I may not be selling the concept of wet weather riding to you at this point in time, and I can understand that. To be honest with you, at this point in proceedings I was having a hard enough time selling it to myself. I would like to take this opportunity to stress the importance of selecting appropriate riding attire and familiarising yourself with its operation.

Thankfully the rain soon eased. I took time to lift my fogged visor to clear it and relaxed into the ride again. Apart from some minor hydroplaning incidents the remainder of the first leg of the journey was quite uneventful.

We arrived safely at the Calder Southbound Service area and as we peeled off sodden layers of gear and waited for one or two others to catch up were approached by a comparatively dry individual who had also recently arrived.

“Jesus, you blokes go alright!”

“Sorry mate?”

“When you come past us and it was pissin’ down- I said ‘That’s f#@kin’ hard!’- good on yas for havin’ a go!”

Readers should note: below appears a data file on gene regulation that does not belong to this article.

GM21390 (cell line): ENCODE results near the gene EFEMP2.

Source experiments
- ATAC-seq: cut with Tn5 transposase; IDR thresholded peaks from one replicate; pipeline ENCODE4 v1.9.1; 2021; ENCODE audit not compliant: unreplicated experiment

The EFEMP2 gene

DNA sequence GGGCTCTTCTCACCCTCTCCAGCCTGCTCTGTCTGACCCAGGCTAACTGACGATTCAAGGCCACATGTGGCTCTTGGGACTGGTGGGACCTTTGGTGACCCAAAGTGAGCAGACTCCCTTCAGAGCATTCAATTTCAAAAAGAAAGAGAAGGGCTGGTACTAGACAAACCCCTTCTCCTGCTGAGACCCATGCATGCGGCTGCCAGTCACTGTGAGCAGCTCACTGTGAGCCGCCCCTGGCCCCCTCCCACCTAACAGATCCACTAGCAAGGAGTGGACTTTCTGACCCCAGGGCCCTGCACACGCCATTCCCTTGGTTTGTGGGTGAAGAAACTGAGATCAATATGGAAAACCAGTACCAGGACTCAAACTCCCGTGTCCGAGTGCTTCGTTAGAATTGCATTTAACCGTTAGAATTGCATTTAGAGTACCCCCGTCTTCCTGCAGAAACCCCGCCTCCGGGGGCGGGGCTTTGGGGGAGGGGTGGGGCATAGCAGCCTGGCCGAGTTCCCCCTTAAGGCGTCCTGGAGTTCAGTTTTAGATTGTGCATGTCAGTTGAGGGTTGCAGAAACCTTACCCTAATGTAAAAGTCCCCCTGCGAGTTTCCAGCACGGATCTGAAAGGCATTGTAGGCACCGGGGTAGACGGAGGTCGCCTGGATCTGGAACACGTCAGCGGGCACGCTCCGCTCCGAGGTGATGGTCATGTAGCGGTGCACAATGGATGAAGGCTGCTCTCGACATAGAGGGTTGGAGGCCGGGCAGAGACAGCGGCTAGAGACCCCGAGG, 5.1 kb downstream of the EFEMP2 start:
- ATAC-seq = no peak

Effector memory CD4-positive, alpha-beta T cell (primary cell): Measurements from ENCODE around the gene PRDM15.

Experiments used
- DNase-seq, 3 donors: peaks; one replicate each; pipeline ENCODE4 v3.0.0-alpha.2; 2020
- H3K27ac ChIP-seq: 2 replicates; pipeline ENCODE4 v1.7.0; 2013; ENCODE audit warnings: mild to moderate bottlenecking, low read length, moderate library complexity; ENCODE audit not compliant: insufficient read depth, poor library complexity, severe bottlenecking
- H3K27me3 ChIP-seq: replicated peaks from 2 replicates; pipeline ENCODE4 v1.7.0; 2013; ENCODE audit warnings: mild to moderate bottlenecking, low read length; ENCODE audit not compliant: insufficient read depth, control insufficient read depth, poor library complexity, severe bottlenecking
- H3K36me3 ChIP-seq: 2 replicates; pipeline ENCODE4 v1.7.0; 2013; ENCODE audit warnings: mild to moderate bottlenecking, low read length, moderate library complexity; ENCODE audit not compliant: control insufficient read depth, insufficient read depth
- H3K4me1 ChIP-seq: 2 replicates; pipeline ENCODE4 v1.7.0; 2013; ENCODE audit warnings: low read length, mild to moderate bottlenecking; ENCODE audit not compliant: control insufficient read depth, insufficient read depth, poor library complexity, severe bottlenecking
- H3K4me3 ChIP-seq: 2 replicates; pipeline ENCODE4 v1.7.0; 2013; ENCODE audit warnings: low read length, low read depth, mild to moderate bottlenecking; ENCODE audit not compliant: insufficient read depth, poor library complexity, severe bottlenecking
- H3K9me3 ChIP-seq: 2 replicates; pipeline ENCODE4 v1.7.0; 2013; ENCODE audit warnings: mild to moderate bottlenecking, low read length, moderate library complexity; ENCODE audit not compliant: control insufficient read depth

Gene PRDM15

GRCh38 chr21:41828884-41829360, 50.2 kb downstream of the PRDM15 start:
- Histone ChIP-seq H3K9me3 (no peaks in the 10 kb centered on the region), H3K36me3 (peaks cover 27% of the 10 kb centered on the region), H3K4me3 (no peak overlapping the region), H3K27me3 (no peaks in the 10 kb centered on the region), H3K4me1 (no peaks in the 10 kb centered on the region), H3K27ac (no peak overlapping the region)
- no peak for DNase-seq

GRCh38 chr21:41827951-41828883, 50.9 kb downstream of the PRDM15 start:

Fair enough. I don’t normally do silly things for the recognition it brings, but I’ll admit to accepting praise where it was due. It wasn’t easy: getting the best from yourself rarely is; but that short conversation with a total stranger reminded me that we had just faced a small challenge and endured it with fortitude.

After a brief respite filled with coffee and pleasant conversation, a dunny run and a quick fuel top up our group mobilised again for the return trip.

For those readers who are unaware, Calder southbound is appropriately named in that it can prove tricky going north from that side of the highway. It involves avoiding oncoming motorists in the southbound lanes, then avoiding more of them in the northbound lanes.